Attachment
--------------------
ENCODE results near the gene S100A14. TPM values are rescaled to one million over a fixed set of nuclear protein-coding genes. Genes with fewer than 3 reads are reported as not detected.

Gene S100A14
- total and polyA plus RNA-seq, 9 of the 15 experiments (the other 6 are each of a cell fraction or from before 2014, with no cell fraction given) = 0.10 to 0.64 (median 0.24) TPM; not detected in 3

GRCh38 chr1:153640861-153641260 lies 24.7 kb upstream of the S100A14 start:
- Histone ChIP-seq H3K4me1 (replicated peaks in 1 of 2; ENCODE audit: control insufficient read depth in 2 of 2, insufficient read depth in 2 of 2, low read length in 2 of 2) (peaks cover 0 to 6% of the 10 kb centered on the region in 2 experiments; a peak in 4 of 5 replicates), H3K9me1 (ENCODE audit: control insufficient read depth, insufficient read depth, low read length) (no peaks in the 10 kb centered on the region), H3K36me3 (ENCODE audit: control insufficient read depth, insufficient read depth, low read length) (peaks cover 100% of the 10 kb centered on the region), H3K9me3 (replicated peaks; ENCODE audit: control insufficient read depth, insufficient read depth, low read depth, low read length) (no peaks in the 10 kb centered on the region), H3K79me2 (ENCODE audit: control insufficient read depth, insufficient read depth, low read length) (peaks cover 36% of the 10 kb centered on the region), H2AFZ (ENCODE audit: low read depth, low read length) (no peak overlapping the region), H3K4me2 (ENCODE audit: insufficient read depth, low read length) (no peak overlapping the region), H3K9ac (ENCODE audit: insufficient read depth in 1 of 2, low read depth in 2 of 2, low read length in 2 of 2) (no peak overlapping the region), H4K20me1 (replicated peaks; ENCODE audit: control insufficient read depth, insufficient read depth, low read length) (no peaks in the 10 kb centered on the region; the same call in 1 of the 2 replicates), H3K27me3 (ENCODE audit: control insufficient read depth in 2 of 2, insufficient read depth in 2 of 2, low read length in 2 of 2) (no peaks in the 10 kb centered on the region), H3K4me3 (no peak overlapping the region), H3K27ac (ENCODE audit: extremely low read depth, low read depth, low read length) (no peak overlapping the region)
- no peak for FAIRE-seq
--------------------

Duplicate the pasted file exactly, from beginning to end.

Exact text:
ENCODE results near the gene S100A14. TPM values are rescaled to one million over a fixed set of nuclear protein-coding genes. Genes with fewer than 3 reads are reported as not detected.

Gene S100A14
- total and polyA plus RNA-seq, 9 of the 15 experiments (the other 6 are each of a cell fraction or from before 2014, with no cell fraction given) = 0.10 to 0.64 (median 0.24) TPM; not detected in 3

GRCh38 chr1:153640861-153641260 lies 24.7 kb upstream of the S100A14 start:
- Histone ChIP-seq H3K4me1 (replicated peaks in 1 of 2; ENCODE audit: control insufficient read depth in 2 of 2, insufficient read depth in 2 of 2, low read length in 2 of 2) (peaks cover 0 to 6% of the 10 kb centered on the region in 2 experiments; a peak in 4 of 5 replicates), H3K9me1 (ENCODE audit: control insufficient read depth, insufficient read depth, low read length) (no peaks in the 10 kb centered on the region), H3K36me3 (ENCODE audit: control insufficient read depth, insufficient read depth, low read length) (peaks cover 100% of the 10 kb centered on the region), H3K9me3 (replicated peaks; ENCODE audit: control insufficient read depth, insufficient read depth, low read depth, low read length) (no peaks in the 10 kb centered on the region), H3K79me2 (ENCODE audit: control insufficient read depth, insufficient read depth, low read length) (peaks cover 36% of the 10 kb centered on the region), H2AFZ (ENCODE audit: low read depth, low read length) (no peak overlapping the region), H3K4me2 (ENCODE audit: insufficient read depth, low read length) (no peak overlapping the region), H3K9ac (ENCODE audit: insufficient read depth in 1 of 2, low read depth in 2 of 2, low read length in 2 of 2) (no peak overlapping the region), H4K20me1 (replicated peaks; ENCODE audit: control insufficient read depth, insufficient read depth, low read length) (no peaks in the 10 kb centered on the region; the same call in 1 of the 2 replicates), H3K27me3 (ENCODE audit: control insufficient read depth in 2 of 2, insufficient read depth in 2 of 2, low read length in 2 of 2) (no peaks in the 10 kb centered on the region), H3K4me3 (no peak overlapping the region), H3K27ac (ENCODE audit: extremely low read depth, low read depth, low read length) (no peak overlapping the region)
- no peak for FAIRE-seq